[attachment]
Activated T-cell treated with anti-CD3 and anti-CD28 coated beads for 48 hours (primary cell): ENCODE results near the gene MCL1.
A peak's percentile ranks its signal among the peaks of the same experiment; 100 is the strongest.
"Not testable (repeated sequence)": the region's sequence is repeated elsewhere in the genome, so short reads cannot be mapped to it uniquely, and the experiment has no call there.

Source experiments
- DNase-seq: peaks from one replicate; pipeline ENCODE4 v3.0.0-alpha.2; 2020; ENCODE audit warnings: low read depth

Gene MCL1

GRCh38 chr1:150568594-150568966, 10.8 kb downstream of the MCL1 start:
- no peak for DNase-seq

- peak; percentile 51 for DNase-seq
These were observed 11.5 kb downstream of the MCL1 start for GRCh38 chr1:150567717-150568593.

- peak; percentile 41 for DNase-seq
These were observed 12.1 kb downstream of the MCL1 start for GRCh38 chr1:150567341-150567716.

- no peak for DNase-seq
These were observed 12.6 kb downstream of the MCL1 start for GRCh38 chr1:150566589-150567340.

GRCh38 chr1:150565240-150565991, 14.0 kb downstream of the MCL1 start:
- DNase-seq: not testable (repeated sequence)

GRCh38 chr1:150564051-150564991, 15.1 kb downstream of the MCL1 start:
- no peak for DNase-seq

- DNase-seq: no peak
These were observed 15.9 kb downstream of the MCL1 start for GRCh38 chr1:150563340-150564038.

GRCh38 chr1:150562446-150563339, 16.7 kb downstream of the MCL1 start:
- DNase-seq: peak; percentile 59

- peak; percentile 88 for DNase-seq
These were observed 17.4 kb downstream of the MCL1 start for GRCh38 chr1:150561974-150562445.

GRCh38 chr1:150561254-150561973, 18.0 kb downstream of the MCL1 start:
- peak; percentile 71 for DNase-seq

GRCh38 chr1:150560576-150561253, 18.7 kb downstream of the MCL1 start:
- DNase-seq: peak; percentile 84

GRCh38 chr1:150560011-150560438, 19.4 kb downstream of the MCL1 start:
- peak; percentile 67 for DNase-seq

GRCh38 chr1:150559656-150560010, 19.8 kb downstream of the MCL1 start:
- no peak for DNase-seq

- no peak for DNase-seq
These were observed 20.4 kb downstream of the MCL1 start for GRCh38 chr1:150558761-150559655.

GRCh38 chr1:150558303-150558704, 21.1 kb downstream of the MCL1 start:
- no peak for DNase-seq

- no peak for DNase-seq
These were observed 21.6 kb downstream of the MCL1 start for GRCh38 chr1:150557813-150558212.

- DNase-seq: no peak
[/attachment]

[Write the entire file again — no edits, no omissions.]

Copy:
Activated T-cell treated with anti-CD3 and anti-CD28 coated beads for 48 hours (primary cell): ENCODE results near the gene MCL1.
A peak's percentile ranks its signal among the peaks of the same experiment; 100 is the strongest.
"Not testable (repeated sequence)": the region's sequence is repeated elsewhere in the genome, so short reads cannot be mapped to it uniquely, and the experiment has no call there.

Source experiments
- DNase-seq: peaks from one replicate; pipeline ENCODE4 v3.0.0-alpha.2; 2020; ENCODE audit warnings: low read depth

Gene MCL1

GRCh38 chr1:150568594-150568966, 10.8 kb downstream of the MCL1 start:
- no peak for DNase-seq

- peak; percentile 51 for DNase-seq
These were observed 11.5 kb downstream of the MCL1 start for GRCh38 chr1:150567717-150568593.

- peak; percentile 41 for DNase-seq
These were observed 12.1 kb downstream of the MCL1 start for GRCh38 chr1:150567341-150567716.

- no peak for DNase-seq
These were observed 12.6 kb downstream of the MCL1 start for GRCh38 chr1:150566589-150567340.

GRCh38 chr1:150565240-150565991, 14.0 kb downstream of the MCL1 start:
- DNase-seq: not testable (repeated sequence)

GRCh38 chr1:150564051-150564991, 15.1 kb downstream of the MCL1 start:
- no peak for DNase-seq

- DNase-seq: no peak
These were observed 15.9 kb downstream of the MCL1 start for GRCh38 chr1:150563340-150564038.

GRCh38 chr1:150562446-150563339, 16.7 kb downstream of the MCL1 start:
- DNase-seq: peak; percentile 59

- peak; percentile 88 for DNase-seq
These were observed 17.4 kb downstream of the MCL1 start for GRCh38 chr1:150561974-150562445.

GRCh38 chr1:150561254-150561973, 18.0 kb downstream of the MCL1 start:
- peak; percentile 71 for DNase-seq

GRCh38 chr1:150560576-150561253, 18.7 kb downstream of the MCL1 start:
- DNase-seq: peak; percentile 84

GRCh38 chr1:150560011-150560438, 19.4 kb downstream of the MCL1 start:
- peak; percentile 67 for DNase-seq

GRCh38 chr1:150559656-150560010, 19.8 kb downstream of the MCL1 start:
- no peak for DNase-seq

- no peak for DNase-seq
These were observed 20.4 kb downstream of the MCL1 start for GRCh38 chr1:150558761-150559655.

GRCh38 chr1:150558303-150558704, 21.1 kb downstream of the MCL1 start:
- no peak for DNase-seq

- no peak for DNase-seq
These were observed 21.6 kb downstream of the MCL1 start for GRCh38 chr1:150557813-150558212.

- DNase-seq: no peak